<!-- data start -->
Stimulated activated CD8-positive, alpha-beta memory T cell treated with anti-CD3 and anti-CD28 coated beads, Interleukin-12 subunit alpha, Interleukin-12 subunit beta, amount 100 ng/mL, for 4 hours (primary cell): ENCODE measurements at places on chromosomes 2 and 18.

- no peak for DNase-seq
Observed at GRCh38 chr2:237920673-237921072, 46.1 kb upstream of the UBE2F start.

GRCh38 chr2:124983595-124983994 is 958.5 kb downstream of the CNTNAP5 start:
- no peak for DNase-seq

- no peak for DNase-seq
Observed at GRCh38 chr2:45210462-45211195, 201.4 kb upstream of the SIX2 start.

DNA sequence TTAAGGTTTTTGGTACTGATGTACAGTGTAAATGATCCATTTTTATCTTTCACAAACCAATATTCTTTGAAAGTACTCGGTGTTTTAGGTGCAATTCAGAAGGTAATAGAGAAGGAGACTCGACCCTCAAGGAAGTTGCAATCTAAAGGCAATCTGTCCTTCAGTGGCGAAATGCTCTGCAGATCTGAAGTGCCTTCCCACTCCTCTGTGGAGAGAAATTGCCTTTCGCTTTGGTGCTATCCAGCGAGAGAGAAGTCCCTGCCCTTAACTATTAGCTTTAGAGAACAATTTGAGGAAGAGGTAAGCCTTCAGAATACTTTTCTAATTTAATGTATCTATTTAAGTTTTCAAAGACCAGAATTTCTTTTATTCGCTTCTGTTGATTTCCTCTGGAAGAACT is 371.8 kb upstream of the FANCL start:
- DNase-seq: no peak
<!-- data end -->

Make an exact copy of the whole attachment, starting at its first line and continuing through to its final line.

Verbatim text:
Stimulated activated CD8-positive, alpha-beta memory T cell treated with anti-CD3 and anti-CD28 coated beads, Interleukin-12 subunit alpha, Interleukin-12 subunit beta, amount 100 ng/mL, for 4 hours (primary cell): ENCODE measurements at places on chromosomes 2 and 18.

- no peak for DNase-seq
Observed at GRCh38 chr2:237920673-237921072, 46.1 kb upstream of the UBE2F start.

GRCh38 chr2:124983595-124983994 is 958.5 kb downstream of the CNTNAP5 start:
- no peak for DNase-seq

- no peak for DNase-seq
Observed at GRCh38 chr2:45210462-45211195, 201.4 kb upstream of the SIX2 start.

DNA sequence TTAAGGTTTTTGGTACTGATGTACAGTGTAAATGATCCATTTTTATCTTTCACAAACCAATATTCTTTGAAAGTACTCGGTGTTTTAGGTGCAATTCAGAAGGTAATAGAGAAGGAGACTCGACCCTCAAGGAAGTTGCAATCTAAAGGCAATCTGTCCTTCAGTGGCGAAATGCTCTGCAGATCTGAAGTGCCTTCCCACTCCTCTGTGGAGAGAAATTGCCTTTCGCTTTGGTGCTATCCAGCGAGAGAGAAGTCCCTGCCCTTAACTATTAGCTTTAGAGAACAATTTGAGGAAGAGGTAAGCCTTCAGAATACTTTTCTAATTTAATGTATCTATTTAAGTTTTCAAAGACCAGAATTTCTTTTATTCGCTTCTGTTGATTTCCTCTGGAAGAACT is 371.8 kb upstream of the FANCL start:
- DNase-seq: no peak